I’ve discovered a psychological theory that I’ve been testing. People criticize others for the very same character traits that they themselves possess.

An example: someone who’s obsessed by his own health issues may well disapprove of others who constantly talk about health. Ditto weight. Ditto strong political positions. How often have you heard an extreme liberal bad-mouth an extreme conservative for her views, extremely?

I’m still trying to determine the frequency of this trait. Recently, a friend discussing another woman said, “She’s a control freak, a bully. And I told her so!” Aside from the immediate question, “what did stating that accomplish, besides making her feel intensely angry and upset with you?”, I noted to myself that the friend always attempts to force others to accept her judgments and opinions. That is, she borders on being a bully herself, in this regard.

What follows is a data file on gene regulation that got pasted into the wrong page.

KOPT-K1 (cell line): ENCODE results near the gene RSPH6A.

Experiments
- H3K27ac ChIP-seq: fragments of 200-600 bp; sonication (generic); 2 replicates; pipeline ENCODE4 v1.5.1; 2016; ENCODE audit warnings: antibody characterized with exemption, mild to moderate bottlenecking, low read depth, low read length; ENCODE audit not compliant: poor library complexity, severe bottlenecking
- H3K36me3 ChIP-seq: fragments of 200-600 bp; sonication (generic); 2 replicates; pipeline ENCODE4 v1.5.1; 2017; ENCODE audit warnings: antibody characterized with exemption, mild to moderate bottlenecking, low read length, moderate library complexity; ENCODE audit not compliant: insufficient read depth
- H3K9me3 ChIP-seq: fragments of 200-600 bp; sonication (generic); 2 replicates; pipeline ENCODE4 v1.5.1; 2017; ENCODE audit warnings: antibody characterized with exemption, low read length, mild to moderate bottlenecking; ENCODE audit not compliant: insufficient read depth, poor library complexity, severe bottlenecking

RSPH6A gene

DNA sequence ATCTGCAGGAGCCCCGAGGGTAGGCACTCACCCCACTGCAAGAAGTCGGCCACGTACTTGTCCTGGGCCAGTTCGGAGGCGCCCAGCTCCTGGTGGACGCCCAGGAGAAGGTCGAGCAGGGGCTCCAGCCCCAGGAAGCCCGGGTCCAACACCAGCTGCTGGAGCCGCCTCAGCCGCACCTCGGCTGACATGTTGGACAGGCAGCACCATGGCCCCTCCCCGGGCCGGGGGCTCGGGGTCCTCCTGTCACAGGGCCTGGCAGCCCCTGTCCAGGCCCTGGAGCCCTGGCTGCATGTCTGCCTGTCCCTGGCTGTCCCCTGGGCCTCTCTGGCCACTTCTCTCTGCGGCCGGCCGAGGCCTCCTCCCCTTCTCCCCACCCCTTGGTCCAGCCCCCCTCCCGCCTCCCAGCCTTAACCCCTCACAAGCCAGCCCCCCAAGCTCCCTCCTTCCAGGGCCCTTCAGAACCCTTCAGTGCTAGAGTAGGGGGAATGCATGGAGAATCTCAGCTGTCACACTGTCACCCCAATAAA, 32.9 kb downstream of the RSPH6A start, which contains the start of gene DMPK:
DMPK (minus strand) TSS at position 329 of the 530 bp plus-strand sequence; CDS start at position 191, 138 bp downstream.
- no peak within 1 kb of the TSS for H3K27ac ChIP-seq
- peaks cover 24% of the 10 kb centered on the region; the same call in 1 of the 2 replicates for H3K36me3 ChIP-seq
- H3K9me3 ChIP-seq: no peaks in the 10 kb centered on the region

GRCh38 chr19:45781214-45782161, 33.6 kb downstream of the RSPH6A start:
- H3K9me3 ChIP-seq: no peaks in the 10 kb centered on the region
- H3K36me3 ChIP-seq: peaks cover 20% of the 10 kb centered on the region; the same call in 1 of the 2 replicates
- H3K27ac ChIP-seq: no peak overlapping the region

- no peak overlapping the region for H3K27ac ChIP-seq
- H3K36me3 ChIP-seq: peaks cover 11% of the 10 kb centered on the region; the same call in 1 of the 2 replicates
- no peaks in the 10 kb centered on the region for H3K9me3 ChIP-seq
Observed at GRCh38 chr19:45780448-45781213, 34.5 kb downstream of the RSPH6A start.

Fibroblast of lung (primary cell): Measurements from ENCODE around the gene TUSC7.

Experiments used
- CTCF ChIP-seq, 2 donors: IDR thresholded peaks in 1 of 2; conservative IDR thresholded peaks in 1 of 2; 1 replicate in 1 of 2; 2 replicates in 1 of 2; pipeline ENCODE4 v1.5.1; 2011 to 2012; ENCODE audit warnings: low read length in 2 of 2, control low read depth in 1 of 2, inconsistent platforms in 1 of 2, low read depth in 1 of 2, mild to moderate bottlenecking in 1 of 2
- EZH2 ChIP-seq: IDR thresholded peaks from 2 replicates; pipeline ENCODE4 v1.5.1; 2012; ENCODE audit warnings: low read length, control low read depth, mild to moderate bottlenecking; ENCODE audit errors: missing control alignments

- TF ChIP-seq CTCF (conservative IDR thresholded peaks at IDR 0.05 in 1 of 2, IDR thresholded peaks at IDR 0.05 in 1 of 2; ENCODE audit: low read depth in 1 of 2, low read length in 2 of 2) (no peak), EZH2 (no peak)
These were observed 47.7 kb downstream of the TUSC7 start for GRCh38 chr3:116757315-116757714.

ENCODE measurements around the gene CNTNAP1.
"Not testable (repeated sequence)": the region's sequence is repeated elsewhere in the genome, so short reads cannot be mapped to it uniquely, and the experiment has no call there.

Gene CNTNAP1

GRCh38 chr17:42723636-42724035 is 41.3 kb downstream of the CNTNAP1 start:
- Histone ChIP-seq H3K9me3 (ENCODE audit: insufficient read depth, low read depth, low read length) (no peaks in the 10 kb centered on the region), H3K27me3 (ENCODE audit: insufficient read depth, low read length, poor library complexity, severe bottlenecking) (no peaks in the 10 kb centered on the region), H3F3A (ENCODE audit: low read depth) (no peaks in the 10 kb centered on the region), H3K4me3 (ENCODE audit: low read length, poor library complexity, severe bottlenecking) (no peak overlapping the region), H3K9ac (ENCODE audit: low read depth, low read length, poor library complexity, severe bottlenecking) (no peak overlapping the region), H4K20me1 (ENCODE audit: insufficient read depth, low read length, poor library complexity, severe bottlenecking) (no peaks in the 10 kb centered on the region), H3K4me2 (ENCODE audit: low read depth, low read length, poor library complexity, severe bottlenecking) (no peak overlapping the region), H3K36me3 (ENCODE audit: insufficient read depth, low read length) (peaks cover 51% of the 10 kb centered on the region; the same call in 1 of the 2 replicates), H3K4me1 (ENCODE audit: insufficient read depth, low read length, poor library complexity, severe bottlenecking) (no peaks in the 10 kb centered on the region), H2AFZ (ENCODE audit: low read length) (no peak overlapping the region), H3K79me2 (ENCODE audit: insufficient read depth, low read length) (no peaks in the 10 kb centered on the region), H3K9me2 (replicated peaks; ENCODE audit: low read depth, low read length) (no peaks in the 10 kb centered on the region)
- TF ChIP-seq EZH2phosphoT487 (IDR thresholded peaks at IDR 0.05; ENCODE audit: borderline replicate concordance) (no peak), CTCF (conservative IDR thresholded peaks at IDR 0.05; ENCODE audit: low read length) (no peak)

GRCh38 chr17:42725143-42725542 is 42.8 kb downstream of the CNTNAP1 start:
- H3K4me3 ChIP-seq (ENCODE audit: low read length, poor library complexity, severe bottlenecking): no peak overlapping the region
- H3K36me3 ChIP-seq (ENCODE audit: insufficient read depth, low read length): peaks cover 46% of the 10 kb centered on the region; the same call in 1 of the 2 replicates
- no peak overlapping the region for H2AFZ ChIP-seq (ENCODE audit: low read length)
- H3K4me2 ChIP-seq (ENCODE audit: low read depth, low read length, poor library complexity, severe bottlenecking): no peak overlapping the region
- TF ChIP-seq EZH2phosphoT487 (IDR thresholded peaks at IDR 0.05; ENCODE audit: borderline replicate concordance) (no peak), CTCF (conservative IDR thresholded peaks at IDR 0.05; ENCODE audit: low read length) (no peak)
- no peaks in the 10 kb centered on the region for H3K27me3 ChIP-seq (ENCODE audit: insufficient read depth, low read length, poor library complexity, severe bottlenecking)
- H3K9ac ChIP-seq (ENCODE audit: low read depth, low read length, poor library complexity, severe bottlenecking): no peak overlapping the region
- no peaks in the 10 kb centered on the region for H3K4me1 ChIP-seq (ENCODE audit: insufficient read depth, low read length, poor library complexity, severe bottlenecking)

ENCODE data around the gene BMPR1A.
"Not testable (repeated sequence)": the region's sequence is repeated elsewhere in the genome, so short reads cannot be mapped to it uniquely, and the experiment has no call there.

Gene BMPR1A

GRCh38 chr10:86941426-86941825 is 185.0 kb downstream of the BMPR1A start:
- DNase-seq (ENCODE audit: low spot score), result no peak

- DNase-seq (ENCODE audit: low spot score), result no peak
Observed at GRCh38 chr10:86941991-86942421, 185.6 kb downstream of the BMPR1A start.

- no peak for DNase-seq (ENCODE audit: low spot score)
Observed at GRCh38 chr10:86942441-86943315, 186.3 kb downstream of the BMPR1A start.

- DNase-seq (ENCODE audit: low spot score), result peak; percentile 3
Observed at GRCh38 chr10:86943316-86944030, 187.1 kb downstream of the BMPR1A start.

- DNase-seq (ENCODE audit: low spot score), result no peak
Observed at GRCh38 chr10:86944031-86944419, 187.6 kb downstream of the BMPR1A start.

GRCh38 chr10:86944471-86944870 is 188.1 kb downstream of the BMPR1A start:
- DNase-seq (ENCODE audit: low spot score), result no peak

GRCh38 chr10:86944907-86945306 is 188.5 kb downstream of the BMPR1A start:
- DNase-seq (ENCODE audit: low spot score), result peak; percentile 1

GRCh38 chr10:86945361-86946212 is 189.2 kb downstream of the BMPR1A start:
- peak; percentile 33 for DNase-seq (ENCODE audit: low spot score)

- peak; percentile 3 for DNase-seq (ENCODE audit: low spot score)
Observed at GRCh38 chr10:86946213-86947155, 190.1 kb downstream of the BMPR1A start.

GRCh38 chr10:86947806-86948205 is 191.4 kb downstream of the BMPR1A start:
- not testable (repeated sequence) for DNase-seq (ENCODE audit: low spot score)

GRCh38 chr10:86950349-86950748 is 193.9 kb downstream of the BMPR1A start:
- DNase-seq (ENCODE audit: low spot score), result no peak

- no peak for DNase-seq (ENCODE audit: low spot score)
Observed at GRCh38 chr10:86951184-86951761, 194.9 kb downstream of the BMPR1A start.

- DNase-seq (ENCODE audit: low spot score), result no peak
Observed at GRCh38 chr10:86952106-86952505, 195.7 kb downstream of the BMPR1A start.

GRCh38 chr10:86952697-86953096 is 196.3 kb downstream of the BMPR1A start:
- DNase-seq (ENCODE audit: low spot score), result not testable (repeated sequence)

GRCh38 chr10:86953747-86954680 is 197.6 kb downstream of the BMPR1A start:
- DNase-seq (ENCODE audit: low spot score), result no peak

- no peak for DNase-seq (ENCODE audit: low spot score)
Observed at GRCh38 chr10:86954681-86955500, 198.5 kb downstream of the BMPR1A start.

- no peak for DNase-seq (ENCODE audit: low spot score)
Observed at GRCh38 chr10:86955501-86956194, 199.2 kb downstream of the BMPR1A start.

No less a personage than the Bard himself knew of this reality. “The lady doth protest too much, methinks,” he pointed out in Hamlet. The queen criticizes an actress for her loose ways, and we all know the queen’s been remarkably unfaithful.

We often see this characteristic in politicians and public figures. The evangelist who thunders against stealing money while encouraging his congregation to contribute to a fund that serves only him. The country leader who rants about lack of honesty in elections but refuses to reveal his tax forms. The actress who discusses another’s numerous plastic surgery while she bears the surgeon’s knife marks on herself.

I must admit I’ve found this tendency in myself. When my brothers and sisters were young and addicted to sugared cereals, as was I, they’d try to sneak the treats during Saturday mornings while watching cartoons. I’d run into the living room, catch them in the act, and yell righteously at them while removing the Froot Loops or whatever. Then I’d tote the goodies back to the kitchen where I proceeded to stuff my face.